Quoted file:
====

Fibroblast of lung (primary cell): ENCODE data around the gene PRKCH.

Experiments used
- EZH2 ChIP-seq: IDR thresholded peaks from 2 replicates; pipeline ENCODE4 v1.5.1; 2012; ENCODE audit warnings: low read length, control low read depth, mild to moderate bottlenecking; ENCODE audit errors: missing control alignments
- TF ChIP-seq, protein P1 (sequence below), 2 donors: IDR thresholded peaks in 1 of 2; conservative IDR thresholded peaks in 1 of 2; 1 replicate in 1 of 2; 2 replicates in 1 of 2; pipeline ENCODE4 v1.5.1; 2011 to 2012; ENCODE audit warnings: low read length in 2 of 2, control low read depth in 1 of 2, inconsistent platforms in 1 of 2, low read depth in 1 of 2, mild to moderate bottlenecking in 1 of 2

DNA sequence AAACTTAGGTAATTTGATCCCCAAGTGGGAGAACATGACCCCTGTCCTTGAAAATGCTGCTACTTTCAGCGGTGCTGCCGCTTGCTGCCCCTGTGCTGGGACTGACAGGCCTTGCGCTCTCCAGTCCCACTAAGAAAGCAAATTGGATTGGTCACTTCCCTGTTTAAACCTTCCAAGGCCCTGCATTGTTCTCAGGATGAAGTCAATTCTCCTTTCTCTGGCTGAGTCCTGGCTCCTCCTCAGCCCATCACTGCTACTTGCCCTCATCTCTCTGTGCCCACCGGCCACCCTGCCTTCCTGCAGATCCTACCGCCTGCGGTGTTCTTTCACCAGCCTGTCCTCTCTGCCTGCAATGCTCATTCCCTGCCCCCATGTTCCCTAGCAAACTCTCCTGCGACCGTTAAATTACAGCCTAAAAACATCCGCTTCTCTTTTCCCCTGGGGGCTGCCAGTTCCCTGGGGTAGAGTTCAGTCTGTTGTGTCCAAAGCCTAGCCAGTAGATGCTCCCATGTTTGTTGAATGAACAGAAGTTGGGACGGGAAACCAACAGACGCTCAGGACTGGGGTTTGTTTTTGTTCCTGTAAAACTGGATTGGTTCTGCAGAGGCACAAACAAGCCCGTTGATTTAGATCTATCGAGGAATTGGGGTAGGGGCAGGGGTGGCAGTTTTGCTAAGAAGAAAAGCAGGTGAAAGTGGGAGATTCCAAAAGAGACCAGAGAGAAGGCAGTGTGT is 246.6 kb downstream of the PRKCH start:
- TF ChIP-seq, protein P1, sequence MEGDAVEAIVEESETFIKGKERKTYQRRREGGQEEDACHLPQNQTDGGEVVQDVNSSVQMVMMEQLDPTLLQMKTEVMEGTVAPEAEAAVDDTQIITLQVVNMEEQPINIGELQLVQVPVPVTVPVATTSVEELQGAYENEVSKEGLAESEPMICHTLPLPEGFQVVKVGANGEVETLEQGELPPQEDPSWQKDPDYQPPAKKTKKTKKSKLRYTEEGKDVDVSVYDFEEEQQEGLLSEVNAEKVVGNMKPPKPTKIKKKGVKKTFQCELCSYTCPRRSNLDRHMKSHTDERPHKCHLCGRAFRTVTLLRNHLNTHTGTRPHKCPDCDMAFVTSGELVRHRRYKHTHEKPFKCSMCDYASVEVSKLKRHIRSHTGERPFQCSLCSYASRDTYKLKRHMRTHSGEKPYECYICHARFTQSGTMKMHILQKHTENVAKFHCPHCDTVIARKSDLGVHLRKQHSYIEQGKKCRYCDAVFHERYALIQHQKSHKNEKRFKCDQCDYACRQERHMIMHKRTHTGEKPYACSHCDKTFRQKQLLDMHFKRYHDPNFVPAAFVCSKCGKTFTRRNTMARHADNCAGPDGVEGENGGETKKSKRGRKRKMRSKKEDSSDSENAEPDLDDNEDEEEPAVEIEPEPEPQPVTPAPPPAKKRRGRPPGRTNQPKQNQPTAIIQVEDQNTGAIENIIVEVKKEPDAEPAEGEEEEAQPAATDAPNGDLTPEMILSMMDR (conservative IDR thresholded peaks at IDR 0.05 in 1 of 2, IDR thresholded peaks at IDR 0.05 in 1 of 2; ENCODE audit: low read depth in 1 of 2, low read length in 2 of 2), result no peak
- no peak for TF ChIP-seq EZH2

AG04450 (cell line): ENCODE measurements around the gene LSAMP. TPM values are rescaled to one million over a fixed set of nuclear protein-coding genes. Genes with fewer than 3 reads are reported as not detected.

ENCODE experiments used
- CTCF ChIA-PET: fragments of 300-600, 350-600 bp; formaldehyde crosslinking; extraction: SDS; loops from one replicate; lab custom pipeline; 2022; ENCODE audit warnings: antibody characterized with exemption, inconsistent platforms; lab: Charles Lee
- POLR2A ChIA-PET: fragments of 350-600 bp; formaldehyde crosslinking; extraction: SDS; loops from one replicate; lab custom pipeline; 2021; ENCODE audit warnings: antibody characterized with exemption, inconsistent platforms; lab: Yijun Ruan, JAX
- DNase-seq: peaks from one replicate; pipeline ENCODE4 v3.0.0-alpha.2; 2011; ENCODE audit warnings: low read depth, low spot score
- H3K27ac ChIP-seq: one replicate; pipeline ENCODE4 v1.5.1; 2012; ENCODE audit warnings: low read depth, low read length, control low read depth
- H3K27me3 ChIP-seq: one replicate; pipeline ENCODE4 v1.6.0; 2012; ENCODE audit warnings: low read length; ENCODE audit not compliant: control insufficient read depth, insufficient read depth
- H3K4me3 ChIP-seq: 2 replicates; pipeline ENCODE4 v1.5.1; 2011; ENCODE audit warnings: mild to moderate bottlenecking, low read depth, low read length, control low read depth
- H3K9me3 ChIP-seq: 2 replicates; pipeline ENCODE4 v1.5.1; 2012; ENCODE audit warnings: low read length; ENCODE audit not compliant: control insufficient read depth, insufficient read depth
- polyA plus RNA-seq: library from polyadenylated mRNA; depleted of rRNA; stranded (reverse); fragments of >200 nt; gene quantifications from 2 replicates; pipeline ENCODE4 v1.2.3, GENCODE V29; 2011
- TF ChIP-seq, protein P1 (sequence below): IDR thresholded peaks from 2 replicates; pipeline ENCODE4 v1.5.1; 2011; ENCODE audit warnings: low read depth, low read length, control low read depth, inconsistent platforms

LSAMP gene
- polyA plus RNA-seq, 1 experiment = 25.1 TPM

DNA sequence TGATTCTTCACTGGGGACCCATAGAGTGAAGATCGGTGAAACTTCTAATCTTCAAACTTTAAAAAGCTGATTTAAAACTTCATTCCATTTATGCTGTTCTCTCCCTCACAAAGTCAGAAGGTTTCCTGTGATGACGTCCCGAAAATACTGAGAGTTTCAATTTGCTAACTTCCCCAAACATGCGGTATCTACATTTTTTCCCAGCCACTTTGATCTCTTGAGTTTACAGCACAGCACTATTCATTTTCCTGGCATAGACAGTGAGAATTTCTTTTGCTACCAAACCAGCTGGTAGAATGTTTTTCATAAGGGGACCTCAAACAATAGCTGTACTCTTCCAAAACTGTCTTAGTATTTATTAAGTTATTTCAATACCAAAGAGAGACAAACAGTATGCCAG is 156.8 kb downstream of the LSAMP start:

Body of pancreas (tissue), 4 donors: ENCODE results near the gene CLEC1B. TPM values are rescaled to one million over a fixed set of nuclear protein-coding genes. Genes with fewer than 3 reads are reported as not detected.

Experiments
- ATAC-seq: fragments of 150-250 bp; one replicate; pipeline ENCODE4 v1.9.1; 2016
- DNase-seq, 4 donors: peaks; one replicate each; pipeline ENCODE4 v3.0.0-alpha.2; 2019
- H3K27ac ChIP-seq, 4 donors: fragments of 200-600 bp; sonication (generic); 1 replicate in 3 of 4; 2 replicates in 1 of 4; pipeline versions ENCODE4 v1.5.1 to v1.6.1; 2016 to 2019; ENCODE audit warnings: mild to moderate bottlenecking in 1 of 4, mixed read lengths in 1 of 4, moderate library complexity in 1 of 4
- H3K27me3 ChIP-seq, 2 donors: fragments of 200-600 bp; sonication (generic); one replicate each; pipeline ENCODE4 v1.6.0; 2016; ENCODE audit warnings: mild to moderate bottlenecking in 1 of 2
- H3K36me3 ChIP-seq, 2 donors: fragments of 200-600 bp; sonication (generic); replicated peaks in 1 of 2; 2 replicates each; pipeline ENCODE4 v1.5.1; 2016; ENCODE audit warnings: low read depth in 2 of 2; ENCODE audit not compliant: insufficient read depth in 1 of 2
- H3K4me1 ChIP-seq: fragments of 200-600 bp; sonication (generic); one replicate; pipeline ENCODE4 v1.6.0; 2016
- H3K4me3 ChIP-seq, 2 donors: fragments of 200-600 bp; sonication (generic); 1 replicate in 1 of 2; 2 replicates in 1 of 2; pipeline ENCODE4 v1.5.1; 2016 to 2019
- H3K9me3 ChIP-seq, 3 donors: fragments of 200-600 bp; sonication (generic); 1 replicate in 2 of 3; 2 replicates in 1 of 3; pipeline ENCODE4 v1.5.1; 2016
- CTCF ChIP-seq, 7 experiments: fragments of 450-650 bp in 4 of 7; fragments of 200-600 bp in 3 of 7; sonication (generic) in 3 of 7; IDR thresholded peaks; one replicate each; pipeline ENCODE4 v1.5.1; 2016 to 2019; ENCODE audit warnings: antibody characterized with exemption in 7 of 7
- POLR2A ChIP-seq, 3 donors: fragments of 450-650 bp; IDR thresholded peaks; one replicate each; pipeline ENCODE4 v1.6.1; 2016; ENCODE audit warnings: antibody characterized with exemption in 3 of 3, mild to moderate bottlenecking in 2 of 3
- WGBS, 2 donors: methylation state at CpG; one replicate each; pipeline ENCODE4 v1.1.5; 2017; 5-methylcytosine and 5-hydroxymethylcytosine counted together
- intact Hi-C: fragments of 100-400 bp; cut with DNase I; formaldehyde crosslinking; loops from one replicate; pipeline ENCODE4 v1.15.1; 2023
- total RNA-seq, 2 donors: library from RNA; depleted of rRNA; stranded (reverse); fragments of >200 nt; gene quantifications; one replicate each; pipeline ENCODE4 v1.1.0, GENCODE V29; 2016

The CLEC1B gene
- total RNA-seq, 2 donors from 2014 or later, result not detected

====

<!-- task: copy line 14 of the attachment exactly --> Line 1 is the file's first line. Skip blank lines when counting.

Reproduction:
- H3K27me3 ChIP-seq: one replicate; pipeline ENCODE4 v1.6.0; 2012; ENCODE audit warnings: low read length; ENCODE audit not compliant: control insufficient read depth, insufficient read depth